Who was Jigme Dorji Wangchuck?
Jigme Dorji Wangchuck was the Third Druk Gyalpo (King) of Bhutan. He was someone who is credited for ushering in a new era in modern Bhutan and is often regarded as the father of modern Bhutan for the progressive changes that he brought about in the country during his reign as the king. He was educated privately, first in the palace and then in Kalimpong, India before he was sent to England in order to finish a well-rounded education as befitting a royal. Upon his return to the country, he served in some capacities in the government before being appointed as the king of the country following his father’s death and throughout his reign as the king that last two decades, he brought in changes that would go on to change the country forever. He established a new constitution, founded the Royal Bhutan Army, established courts, installed judges and did away with serfdoms and slavery. He was also a crafty diplomat who maintained good relationships with his neighbours and helped Bhutan secure a place in the United Nations.
Childhood & Early Life
Jigme Dorji Wangchuck was born to H.H. Maharaja Sri Sir Jigme Wangchuck and his first wife H.M. Puntsho Choden on 2 May 1929, in the Thruepang Palace in Trongsa, Bhutan. His father was the 14th Tongsa Penlop.
He was educated at the Royal Palace and then he went for private education in the city of Kalipmong in India. Subsequently, he went to England to complete his education.
After having travelled the world and gone to several places in Europe to learn more about the ways to develop a modern country, he returned to Bhutan and in 1943, he was made the Tongsa Dronyer. Three years later, he was recognised as the heir apparent to his father.
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Following the death of the then Paro Penlop named Tshering Penjor, Jigme Dorji Wangchuck was appointed as the Paro Penlop in 1950. It was his first official appointment. The word Penlop signifies the post of a governor of a particular geographical area and he served as the governor of the town of Paro for two years.
His father died on 30 March 1952 and on the 27 October 1952, he was crowned as the new king. His reign ushered in a new era in Bhutan and one of his first tasks was that of establishing the National Assembly which was unicameral in nature. He established the National Assembly a year after becoming the king.
In 1961, he established an economic planning initiative that would plan the course of the economy of Bhutan over a period of five years and two years later he helped in establishing the Royal Advisory Council or Lodoe Tshogde as well as a new constitution. In the same year, he also established the Royal Bhutan Army. He assumed the title of His Majesty the Druk Gyalpo and became the commander in chief of the army.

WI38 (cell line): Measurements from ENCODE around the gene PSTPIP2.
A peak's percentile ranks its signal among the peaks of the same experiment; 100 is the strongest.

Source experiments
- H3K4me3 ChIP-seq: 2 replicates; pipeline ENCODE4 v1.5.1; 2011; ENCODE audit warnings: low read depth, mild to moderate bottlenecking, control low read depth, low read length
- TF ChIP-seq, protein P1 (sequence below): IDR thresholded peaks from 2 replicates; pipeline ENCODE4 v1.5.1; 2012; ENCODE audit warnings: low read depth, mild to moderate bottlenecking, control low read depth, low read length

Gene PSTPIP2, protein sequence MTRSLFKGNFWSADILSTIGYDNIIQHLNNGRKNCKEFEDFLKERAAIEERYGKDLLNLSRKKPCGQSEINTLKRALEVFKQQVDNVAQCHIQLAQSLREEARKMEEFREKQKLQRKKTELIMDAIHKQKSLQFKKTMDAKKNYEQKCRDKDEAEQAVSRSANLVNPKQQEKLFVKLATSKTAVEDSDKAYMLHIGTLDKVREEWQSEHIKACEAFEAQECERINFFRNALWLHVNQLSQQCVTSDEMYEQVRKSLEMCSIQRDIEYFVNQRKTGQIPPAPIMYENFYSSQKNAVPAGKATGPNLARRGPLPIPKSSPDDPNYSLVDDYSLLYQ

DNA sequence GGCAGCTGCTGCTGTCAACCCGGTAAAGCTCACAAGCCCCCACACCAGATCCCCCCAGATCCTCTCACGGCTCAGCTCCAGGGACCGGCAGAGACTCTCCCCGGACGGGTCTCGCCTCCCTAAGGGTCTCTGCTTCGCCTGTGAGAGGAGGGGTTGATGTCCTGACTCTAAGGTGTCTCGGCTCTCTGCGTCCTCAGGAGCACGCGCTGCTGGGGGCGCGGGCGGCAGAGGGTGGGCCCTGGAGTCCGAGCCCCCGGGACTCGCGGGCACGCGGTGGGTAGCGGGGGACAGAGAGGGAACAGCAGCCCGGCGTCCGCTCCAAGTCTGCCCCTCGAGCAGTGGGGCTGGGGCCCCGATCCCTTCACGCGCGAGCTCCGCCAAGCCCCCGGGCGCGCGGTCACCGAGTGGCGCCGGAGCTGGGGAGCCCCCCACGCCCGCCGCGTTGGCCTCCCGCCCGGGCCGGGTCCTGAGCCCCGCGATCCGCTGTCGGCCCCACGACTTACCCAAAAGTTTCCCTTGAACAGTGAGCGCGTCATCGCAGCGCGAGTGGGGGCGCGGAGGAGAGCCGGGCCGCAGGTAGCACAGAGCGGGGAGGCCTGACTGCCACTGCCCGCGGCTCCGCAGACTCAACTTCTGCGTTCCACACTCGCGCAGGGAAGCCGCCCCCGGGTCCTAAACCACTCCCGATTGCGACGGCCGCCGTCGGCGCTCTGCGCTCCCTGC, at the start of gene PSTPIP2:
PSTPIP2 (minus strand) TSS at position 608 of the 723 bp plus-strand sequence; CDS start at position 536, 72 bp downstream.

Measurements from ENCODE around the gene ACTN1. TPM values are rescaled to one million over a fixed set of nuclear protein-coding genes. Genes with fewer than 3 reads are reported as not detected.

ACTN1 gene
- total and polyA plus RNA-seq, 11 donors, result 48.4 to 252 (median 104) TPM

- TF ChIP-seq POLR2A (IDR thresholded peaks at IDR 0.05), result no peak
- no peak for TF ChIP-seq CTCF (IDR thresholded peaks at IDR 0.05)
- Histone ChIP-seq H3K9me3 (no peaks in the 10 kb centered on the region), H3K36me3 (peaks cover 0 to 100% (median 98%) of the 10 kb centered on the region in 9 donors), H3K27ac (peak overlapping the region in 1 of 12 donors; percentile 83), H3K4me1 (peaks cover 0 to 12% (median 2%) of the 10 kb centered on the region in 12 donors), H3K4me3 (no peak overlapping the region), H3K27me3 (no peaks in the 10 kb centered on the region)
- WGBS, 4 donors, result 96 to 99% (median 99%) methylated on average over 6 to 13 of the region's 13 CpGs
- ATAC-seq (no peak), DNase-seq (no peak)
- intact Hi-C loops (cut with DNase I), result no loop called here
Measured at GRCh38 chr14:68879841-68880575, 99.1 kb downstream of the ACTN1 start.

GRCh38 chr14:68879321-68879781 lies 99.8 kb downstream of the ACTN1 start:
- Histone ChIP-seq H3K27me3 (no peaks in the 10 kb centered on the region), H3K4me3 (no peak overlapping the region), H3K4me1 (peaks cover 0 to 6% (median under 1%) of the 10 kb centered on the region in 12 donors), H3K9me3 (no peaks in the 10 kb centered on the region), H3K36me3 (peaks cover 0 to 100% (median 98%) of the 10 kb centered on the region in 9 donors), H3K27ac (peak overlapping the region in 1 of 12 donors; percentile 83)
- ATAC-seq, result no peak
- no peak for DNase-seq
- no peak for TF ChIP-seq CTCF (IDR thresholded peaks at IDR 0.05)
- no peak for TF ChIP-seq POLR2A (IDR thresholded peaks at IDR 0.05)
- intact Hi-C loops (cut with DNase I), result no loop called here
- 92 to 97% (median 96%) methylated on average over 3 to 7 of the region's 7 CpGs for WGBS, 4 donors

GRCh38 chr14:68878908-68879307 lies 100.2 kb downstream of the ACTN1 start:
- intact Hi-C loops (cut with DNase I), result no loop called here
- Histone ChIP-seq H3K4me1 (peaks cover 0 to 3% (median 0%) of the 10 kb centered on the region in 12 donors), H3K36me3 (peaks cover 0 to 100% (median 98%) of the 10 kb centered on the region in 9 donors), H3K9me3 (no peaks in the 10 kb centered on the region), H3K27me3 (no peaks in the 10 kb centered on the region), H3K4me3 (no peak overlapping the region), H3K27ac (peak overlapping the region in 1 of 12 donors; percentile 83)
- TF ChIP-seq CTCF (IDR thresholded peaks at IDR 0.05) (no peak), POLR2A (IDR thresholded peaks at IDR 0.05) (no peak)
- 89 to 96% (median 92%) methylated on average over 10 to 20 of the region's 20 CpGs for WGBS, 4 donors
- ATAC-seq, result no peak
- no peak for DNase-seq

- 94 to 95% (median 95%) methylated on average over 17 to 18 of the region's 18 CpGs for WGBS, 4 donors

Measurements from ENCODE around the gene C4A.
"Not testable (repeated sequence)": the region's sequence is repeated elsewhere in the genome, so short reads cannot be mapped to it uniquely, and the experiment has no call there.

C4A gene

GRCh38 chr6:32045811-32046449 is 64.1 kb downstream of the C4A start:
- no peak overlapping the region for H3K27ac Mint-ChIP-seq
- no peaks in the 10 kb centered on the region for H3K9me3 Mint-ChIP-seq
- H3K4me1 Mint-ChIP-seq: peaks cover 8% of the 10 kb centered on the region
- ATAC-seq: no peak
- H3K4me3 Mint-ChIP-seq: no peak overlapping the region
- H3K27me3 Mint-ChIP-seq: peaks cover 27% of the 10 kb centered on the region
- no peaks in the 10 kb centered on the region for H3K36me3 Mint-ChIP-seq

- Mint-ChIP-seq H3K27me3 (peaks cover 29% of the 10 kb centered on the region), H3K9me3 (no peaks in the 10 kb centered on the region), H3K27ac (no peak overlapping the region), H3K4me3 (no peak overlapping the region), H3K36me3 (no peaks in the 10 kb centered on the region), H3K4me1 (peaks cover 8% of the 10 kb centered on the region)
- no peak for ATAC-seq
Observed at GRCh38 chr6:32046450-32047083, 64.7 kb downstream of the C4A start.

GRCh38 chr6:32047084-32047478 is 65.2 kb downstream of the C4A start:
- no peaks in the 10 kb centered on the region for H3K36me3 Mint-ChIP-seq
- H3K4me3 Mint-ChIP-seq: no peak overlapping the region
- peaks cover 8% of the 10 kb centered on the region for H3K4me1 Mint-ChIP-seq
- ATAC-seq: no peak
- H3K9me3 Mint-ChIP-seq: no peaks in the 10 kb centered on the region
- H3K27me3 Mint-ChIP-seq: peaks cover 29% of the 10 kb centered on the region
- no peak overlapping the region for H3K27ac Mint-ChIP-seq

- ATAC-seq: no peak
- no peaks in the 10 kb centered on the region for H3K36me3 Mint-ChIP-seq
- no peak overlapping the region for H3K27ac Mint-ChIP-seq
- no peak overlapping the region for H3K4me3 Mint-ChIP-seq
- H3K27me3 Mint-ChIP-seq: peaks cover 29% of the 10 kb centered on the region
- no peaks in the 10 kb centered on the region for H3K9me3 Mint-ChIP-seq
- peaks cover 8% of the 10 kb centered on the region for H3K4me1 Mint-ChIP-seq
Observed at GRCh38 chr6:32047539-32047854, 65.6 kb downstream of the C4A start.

Jigme Dorji Wangchuck also did a lot for the education sector in Bhutan during his reign. In 1967, he helped in establishing the Simtokha Rigzhung Lobdra that later came to be known as the Institute of Language and Cultural Studies. It became a place for traditional Bhutanese education. He also helped in establishing public schools.
Having already established the Thrimzhung Chenmo or the Supreme Law in Bhutan, nine years earlier, he decided to establish a high court in the country in 1968. In addition to that, judges were appointed in different districts of the country as well. It was under his reign that the judiciary was reorganised and slavery as well as serfdom were made illegal.
He worked tirelessly in his quest to make sure that Bhutan had good relationships with its neighbours and to ultimately become a member of the United Nations. He forged excellent relationships with neighbours India and also recognised the newly created nation Bangladesh. In 1971, Bhutan became the member of the United Nations.
Jigme Dorji Wangchuck was without doubt one of the most influential monarchs in the history of Bhutan and is often regarded as the father of modern Bhutan. Among his many achievements, his most impressive was that of making sure that Bhutan became a member of the United Nations and made the country a part of the global diplomatic circle.
Awards & Achievements
He was awarded the Padma Vibhushan, India’s second highest civilian award, in 1954.
Personal Life & Legacy
He married Ashi Kesang Choden Wangchuck, daughter of Gongzim (Lord Chamberlain) Sonam Tobgay, in 1951. The couple had two daughters and a son.
He died on 21 July 1972, in Nairobi, Kenya at the age of 43.